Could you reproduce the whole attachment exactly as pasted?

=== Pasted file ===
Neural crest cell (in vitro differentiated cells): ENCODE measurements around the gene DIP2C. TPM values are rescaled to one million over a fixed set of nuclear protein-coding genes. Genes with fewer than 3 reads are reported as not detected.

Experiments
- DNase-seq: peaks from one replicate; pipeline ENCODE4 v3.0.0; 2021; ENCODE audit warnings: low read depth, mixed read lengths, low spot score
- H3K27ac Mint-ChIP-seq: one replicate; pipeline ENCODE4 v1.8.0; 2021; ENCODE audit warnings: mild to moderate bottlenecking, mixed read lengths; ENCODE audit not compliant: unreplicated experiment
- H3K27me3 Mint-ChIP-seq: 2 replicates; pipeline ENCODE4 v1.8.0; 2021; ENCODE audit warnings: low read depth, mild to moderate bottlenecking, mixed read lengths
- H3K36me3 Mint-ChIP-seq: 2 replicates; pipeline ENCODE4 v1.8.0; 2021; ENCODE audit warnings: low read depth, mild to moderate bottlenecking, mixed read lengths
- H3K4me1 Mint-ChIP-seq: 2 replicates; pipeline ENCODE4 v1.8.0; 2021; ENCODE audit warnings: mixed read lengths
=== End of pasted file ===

Neural crest cell (in vitro differentiated cells): ENCODE measurements around the gene DIP2C. TPM values are rescaled to one million over a fixed set of nuclear protein-coding genes. Genes with fewer than 3 reads are reported as not detected.

Experiments
- DNase-seq: peaks from one replicate; pipeline ENCODE4 v3.0.0; 2021; ENCODE audit warnings: low read depth, mixed read lengths, low spot score
- H3K27ac Mint-ChIP-seq: one replicate; pipeline ENCODE4 v1.8.0; 2021; ENCODE audit warnings: mild to moderate bottlenecking, mixed read lengths; ENCODE audit not compliant: unreplicated experiment
- H3K27me3 Mint-ChIP-seq: 2 replicates; pipeline ENCODE4 v1.8.0; 2021; ENCODE audit warnings: low read depth, mild to moderate bottlenecking, mixed read lengths
- H3K36me3 Mint-ChIP-seq: 2 replicates; pipeline ENCODE4 v1.8.0; 2021; ENCODE audit warnings: low read depth, mild to moderate bottlenecking, mixed read lengths
- H3K4me1 Mint-ChIP-seq: 2 replicates; pipeline ENCODE4 v1.8.0; 2021; ENCODE audit warnings: mixed read lengths